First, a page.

Thursday, January 27, 2005
First, state school superintendent Kathy Cox wanted schools to quit using the term "evolution", instead saying "biological changes over time." Then, Cobb County schools had to place stickers on textbooks, the stickers reading "Evolution Is A Theory - NOT A Fact." Now, it's a Georgia state legislator.
State Representative Ben Bridges has introduced a bill that would allow state schools to teach theories, such as evolution, only when they are "scientific". How that would be defined is inclear.
As a religous person, I can understand the hesitancy of some deeply religious types to embrace evolution. But let me ask this... Why do scientists and doctors think antibiotics are becoming less and less effective? Microbiologists know that "occasionally a mutation occurs that renders a bacterium resistant to a given antibiotic." And as a result of this "evolutionary process", many current antibiotics are losing their effectiveness.
We are seeing evolution taking place at the microscopic level. Technically, evolution is not strictly theory. When are mainstream religious types going to accept the fact that God and evolution can peacefully coexist? If you believe in an all-powerful and all-knowing God, then you must accept the idea that He could have used evolution as His means of creating mankind. Could have... meaning it was within His power if He had chosen to do so. And who are we, lowly little humans, to question God's methods?
Posted by Michael at 1:50 PM
Wednesday, January 26, 2005
Blogger Arthur Chrenkoff reports today...
Reader Haider Ajina translates an article from the January 26th edition of the Arabic newspaper "Alsharq Alausat":
"First poll conducted by the Iraqi ministry of planning shows 72.4% Iraqis will vote.
In a Poll of 33,313 Iraqis (in all of Iraq) of ages 18 and older conducted by the Iraqi ministry of planning regarding Iraqis participation in the Iraqi elections taking place the end of this month. The results were as follows.
72.4 % of all of those polled said they would participate in the elections.
97% of Iraqis in Kurdistan said they would participate in the elections.
96% of Iraqis in the southern provinces (mainly Sheeit [Shia] areas) said they would participate in the elections.
33% of Iraqis in the central provinces (Sunni Area) said they would participate in the elections.
10% of Iraqis in central provinces (Sunni Area) said they have not yet made their mind if they were going to vote or not.
62.1% of those polled said that the elections will be neutral and free.
17.8% said elections will not be neutral and free.
11.6% did not answer this question.
66% said that the elections must take place under current circumstances.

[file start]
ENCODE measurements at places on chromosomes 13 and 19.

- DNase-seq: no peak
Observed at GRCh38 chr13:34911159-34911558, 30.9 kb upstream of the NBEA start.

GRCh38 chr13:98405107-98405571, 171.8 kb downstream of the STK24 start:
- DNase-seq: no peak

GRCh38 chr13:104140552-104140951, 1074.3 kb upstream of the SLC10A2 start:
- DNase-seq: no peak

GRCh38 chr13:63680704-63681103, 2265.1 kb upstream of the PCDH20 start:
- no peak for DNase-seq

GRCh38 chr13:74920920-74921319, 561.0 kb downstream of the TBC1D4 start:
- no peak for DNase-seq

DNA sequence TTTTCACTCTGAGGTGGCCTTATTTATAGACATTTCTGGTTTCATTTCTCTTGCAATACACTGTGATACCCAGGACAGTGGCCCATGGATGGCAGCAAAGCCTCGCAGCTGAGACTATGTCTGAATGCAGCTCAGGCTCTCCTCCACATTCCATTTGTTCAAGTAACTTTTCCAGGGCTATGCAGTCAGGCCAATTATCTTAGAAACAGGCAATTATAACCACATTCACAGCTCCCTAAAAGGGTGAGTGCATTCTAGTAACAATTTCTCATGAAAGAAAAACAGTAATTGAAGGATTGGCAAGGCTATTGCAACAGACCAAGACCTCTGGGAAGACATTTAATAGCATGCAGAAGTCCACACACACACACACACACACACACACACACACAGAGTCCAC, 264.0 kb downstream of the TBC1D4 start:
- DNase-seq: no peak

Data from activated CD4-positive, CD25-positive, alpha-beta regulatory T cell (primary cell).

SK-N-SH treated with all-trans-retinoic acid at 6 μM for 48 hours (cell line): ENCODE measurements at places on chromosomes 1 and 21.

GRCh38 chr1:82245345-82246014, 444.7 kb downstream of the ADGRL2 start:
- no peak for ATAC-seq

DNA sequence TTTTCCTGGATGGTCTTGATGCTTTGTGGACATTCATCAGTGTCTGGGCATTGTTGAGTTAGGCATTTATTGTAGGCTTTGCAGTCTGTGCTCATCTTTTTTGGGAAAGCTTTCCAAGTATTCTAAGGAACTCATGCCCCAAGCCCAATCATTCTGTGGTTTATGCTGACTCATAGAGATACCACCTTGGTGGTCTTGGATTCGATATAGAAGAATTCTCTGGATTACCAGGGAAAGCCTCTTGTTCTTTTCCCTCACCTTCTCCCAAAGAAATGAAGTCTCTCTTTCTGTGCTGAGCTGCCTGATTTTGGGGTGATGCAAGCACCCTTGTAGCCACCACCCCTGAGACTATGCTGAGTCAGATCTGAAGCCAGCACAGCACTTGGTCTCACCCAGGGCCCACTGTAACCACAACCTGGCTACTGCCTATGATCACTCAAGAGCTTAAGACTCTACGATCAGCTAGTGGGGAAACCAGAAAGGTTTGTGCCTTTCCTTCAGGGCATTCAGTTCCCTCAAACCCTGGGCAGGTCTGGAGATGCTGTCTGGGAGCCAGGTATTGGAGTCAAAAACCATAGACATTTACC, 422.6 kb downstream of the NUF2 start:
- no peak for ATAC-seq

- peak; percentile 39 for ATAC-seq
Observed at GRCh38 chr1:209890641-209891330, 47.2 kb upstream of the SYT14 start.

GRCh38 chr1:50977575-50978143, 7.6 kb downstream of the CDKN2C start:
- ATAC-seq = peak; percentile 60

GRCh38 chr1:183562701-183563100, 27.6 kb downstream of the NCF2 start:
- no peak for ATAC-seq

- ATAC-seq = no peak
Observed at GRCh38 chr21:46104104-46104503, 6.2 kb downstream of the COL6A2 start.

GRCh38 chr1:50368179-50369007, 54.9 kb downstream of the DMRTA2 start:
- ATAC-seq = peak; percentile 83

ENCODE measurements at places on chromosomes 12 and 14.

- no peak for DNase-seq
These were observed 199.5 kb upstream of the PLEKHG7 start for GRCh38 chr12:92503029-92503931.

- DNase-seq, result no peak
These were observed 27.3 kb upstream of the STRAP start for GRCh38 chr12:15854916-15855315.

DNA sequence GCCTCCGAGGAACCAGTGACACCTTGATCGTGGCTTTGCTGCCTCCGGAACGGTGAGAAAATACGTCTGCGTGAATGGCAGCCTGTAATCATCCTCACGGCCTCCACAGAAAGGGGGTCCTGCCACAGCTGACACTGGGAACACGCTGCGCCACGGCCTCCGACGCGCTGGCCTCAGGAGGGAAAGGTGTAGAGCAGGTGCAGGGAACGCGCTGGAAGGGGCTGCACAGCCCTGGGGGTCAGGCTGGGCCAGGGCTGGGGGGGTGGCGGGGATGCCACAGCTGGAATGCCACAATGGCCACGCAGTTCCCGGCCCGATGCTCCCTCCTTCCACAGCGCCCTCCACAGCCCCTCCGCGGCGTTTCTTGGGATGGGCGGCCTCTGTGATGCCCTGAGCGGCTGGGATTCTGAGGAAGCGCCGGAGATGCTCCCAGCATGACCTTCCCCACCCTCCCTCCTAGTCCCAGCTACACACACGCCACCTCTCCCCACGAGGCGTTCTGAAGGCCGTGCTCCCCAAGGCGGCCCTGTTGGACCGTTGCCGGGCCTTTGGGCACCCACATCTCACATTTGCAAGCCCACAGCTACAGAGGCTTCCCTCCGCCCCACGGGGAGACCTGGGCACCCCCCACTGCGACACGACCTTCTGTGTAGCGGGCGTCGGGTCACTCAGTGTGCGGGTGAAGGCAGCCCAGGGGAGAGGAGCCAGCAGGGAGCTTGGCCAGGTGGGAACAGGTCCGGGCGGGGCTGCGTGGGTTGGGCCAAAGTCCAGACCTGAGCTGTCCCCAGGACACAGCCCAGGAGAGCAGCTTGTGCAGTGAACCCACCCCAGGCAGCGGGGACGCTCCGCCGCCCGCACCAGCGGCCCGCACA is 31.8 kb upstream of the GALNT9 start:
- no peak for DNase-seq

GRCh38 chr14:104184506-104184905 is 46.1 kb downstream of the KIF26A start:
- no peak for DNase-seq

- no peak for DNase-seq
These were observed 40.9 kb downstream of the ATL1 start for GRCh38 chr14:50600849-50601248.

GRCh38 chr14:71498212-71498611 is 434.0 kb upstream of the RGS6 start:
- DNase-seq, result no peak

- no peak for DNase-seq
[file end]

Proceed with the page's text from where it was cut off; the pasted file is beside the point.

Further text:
53.3% said the security is good in their area.
21.7% said that security was average in their area.
25% said that security was bad in their area."
The die is cast. Those of us in the West nonchalant about democracy and complacent about our freedoms should spare a thought for the millions of Iraqis who on Sunday will be risking death to have a chance to elect their government.
Posted by Michael at 2:42 PM
In 1990, former Chicago cop Steven Manning was convicted for the murder of a trucking company owner, as well as a kidnapping. He spent 14 years in prison before having his convictions dropped. Now, he's won a $6.6 million civil lawsuit against two FBI special agents who, the jury determined, had framed Manning for the crimes. Now, the judge in that case is looking into whether the United States shares responsibility for the framing. Interestingly, the two FBI agents are still on the job...
Posted by Michael at 2:20 PM
The loonies who post at DU have conducted a little poll, gathering their personal opinions about who was directly responsible for the attacks on September 11th. Here's the skinny...
I'm having a difference of opinion on what constitutes "conventional wisdom" for DUers on whether the Taliban was protecting bin Laden prior to 9/11; and whether the Taliban and bin Laden had anything to do with the 9/11 attacks. Their position appears to be that they weren't behind 9/11 and that the trail leads to the White House and LIHOP.Of the 190 dimwits and chucklebears responding to this poll, 166 out of 190 (87%) think President Bush and his administration either orchestrated the attacks or knew in advance about the attacks and allowed them to happen. Blinded by hate, the Libs are losing their minds. They probably believe Bush is behind the Titanic sinking, the AIDS virus and the tsunami in Asia. Idiots!
So, I'd like to take a poll from DUers to see what the conventional wisdom is for this newsgroup. If Skinner would like to post a statement, I would appreciate it.
Of 190 Votes Cast...
The 9/11 investigation was inconclusive that bin Laden was involved. I believe the trail for those responsible for planning 9/11 leads to the White House. 124 votes (65%)
I don't know if it was bin Laden or another terrorist group, but I believe the White House LIHOP (let it happen on purpose). 42 votes (22%)
I believe that an emissary from the Bush Admin. stirred up a hornet's nest by demanding that the Taliban provide land for a pipeline and also to hand over bin Laden. So, bin Laden approved the attacks. 12 votes (6%)
Other (please elaborate) 13 votes (7%)
Posted by Michael at 8:54 AM
Tuesday, January 25, 2005
This is from Drudge...
Ted Turner called FOX an arm of the Bush administration and compared FOXNEWS's popularity to Hitler's popular election to run Germany before WWII.That last line is great!
Turner made the controversial comments in Las Vegas before a standing-room-only crowd at the National Association for Television Programming Executives's opening session.
His no-nonsense, humorous approach during the one-hour Q&A generated frequent loud applause and laughter, BROADCASTING & CABLE reports.